Thursday, June 19, 2014

How to avoid the same old mistakes in Iraq

As events in Iraq continue to intensify, the United States government is trying to determine the best way to respond in light of all of the lives and money that have already been sacrificed in trying to create a democratic government in that country.  In the U.S. News and World Report article shared here, Michael Shank and Yemi Melka of the Friends Committee on National Legislation address reasons why the U.S. should not use military force in this conflict.

Forget military strikes. The U.S. should address sectarian tension by promoting regional cooperation.
By Michael Shank and Yemi Melka
Published June 18, 2014

As fighters from the Islamic State in Iraq and the Levant, known as ISIL or ISIS, and bands of insurgent groups seize new cities and head south toward Baghdad, Iraq’s escalating humanitarian and security crisis necessitates a radical rethink in how the West handles this threat. If America wants to help the hundreds of thousands of Iraqi families impacted by this violence, it must be willing and ready countenance a completely different foreign policy path forward.
Washington’s current proposal for a military strike will only increase the volatility of the situation and imperil the population on the ground even more. In the nearly 10 years of the most recent American warfare in Iraq, the strong military arm of the Defense Department failed to guarantee stability and security in the country. More of the same approach, then, will similarly fall short.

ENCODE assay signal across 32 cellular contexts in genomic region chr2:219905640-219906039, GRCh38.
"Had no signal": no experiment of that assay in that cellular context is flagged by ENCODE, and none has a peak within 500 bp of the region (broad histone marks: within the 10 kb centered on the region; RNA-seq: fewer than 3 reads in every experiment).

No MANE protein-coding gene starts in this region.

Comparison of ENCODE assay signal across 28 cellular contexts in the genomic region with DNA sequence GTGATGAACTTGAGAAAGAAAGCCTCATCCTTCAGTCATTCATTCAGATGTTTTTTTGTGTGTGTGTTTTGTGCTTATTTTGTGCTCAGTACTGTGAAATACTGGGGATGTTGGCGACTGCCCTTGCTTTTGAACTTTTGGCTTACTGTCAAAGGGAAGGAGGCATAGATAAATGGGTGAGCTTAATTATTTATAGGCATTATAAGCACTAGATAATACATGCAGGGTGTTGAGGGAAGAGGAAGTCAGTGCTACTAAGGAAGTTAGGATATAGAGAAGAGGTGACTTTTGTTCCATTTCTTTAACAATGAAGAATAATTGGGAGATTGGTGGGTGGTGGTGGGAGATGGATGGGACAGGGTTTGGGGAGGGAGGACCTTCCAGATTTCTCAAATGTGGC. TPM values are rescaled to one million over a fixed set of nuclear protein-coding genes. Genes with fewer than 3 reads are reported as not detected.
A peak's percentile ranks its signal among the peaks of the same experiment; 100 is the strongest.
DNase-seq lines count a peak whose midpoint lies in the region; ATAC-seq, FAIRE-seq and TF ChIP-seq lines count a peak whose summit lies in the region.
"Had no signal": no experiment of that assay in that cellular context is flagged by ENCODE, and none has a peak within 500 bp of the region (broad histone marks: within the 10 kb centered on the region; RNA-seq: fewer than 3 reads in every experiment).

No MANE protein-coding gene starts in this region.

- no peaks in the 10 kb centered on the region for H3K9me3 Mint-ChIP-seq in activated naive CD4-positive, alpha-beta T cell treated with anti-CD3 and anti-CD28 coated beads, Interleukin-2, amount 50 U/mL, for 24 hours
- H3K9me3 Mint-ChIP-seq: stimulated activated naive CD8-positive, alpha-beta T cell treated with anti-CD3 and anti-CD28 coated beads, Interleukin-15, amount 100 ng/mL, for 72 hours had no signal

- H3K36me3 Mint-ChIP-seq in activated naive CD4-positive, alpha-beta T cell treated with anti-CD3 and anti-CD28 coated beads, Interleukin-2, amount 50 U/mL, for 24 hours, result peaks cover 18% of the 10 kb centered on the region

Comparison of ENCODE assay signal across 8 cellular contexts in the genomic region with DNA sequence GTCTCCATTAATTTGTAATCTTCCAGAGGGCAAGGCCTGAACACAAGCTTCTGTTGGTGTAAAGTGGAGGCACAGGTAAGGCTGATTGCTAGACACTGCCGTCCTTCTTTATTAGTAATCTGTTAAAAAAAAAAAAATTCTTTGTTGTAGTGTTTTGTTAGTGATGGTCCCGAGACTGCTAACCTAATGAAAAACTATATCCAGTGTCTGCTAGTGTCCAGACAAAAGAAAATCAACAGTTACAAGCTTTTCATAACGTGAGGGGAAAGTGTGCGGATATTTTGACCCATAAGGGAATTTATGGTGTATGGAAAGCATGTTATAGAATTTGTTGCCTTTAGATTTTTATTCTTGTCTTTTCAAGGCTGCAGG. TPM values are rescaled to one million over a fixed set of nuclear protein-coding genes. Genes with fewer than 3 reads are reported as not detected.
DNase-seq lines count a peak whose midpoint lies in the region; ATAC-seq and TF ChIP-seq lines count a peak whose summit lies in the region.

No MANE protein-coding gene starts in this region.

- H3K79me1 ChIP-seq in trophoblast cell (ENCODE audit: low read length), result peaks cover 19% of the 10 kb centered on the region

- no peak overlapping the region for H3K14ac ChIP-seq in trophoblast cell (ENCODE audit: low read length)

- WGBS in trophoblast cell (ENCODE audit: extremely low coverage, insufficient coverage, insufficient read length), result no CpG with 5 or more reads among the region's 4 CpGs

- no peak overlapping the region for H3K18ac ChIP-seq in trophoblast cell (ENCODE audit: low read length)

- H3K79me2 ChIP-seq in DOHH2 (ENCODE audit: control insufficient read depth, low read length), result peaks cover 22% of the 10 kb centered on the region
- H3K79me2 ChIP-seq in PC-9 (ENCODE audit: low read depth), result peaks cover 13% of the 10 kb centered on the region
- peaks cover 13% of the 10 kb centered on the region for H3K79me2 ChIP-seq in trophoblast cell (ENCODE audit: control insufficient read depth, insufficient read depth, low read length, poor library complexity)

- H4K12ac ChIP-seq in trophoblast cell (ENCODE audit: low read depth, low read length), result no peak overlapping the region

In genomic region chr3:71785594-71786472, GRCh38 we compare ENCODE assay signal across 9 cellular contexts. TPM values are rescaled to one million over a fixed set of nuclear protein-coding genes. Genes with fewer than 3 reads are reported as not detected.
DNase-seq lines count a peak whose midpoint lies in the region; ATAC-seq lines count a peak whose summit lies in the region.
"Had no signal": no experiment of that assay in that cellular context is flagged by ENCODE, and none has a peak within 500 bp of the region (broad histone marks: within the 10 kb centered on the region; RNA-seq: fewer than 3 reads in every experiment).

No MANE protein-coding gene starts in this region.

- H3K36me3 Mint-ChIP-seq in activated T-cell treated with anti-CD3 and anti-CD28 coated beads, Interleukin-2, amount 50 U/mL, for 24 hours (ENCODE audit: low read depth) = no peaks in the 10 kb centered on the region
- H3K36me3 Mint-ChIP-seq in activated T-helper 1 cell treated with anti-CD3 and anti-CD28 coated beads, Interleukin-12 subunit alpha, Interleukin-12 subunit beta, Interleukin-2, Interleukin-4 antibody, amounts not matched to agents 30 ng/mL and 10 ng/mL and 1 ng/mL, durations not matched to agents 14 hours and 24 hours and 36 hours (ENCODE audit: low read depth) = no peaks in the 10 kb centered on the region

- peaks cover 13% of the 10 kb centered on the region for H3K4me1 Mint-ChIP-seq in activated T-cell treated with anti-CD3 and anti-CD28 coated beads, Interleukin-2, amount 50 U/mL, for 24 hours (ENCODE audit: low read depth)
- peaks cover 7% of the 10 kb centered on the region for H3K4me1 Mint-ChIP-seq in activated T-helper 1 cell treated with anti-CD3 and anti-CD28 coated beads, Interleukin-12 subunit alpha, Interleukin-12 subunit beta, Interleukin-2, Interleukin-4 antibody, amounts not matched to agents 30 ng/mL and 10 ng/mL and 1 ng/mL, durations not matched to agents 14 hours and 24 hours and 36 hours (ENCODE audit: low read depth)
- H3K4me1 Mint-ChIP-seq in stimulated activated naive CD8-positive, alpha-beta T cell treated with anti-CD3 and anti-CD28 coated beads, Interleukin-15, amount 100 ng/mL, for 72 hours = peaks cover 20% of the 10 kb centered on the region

What must be considered, instead, is first an understanding of how the West failed Iraq and, secondly, how it can help remedy these failures. To be clear, this current uprising resulted, in part, from devastating sanctions followed by years of bombing and the U.S. invasion and occupation of Iraq. Whether it was the overlooked importance of political reconciliation, the lack of sustainability and accountability in Iraq’s security force training or missteps in recruiting regional cooperation, Iraq will continue to witness instability unless these points are addressed promptly.  Read more here...

Michael Shank    Michael Shank, Ph.D., is associate director for legislative affairs at the Friends Committee
                        on National Legislation.

Yemi Melka Yemi Melka is a legislative intern with the Friends Committee on National Legislation.

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